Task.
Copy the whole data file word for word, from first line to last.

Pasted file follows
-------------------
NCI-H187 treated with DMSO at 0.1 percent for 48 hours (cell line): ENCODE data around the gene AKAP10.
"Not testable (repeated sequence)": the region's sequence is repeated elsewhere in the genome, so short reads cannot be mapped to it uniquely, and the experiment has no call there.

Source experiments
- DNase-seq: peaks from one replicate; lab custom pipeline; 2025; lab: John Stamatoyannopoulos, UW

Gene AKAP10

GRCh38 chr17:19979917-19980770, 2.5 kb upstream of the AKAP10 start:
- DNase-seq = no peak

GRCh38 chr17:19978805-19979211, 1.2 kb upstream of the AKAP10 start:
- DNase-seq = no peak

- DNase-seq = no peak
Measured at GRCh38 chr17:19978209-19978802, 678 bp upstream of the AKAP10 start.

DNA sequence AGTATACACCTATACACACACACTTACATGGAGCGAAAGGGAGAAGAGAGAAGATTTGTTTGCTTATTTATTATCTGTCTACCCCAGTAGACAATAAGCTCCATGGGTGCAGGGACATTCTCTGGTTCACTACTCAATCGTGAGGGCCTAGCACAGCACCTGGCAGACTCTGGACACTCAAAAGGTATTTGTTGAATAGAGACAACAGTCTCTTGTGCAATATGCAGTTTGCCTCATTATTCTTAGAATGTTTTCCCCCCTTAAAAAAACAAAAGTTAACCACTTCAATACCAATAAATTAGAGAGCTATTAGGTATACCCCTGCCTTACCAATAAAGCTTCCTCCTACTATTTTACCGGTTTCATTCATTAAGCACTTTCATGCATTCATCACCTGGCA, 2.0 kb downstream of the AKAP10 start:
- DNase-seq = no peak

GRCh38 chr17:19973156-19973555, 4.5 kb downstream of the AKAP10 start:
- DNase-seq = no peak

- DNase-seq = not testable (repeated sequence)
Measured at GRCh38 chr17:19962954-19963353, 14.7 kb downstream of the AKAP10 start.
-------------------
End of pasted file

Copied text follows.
NCI-H187 treated with DMSO at 0.1 percent for 48 hours (cell line): ENCODE data around the gene AKAP10.
"Not testable (repeated sequence)": the region's sequence is repeated elsewhere in the genome, so short reads cannot be mapped to it uniquely, and the experiment has no call there.

Source experiments
- DNase-seq: peaks from one replicate; lab custom pipeline; 2025; lab: John Stamatoyannopoulos, UW

Gene AKAP10

GRCh38 chr17:19979917-19980770, 2.5 kb upstream of the AKAP10 start:
- DNase-seq = no peak

GRCh38 chr17:19978805-19979211, 1.2 kb upstream of the AKAP10 start:
- DNase-seq = no peak

- DNase-seq = no peak
Measured at GRCh38 chr17:19978209-19978802, 678 bp upstream of the AKAP10 start.

DNA sequence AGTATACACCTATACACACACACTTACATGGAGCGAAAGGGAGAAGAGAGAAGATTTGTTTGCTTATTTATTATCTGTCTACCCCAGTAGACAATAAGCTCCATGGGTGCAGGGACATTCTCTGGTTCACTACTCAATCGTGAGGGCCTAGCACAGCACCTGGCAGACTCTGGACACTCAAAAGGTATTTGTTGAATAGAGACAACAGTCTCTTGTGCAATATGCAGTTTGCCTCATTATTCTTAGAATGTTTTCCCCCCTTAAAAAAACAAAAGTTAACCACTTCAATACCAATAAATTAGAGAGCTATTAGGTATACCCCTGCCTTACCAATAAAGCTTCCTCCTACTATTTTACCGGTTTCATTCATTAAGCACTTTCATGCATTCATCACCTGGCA, 2.0 kb downstream of the AKAP10 start:
- DNase-seq = no peak

GRCh38 chr17:19973156-19973555, 4.5 kb downstream of the AKAP10 start:
- DNase-seq = no peak

- DNase-seq = not testable (repeated sequence)
Measured at GRCh38 chr17:19962954-19963353, 14.7 kb downstream of the AKAP10 start.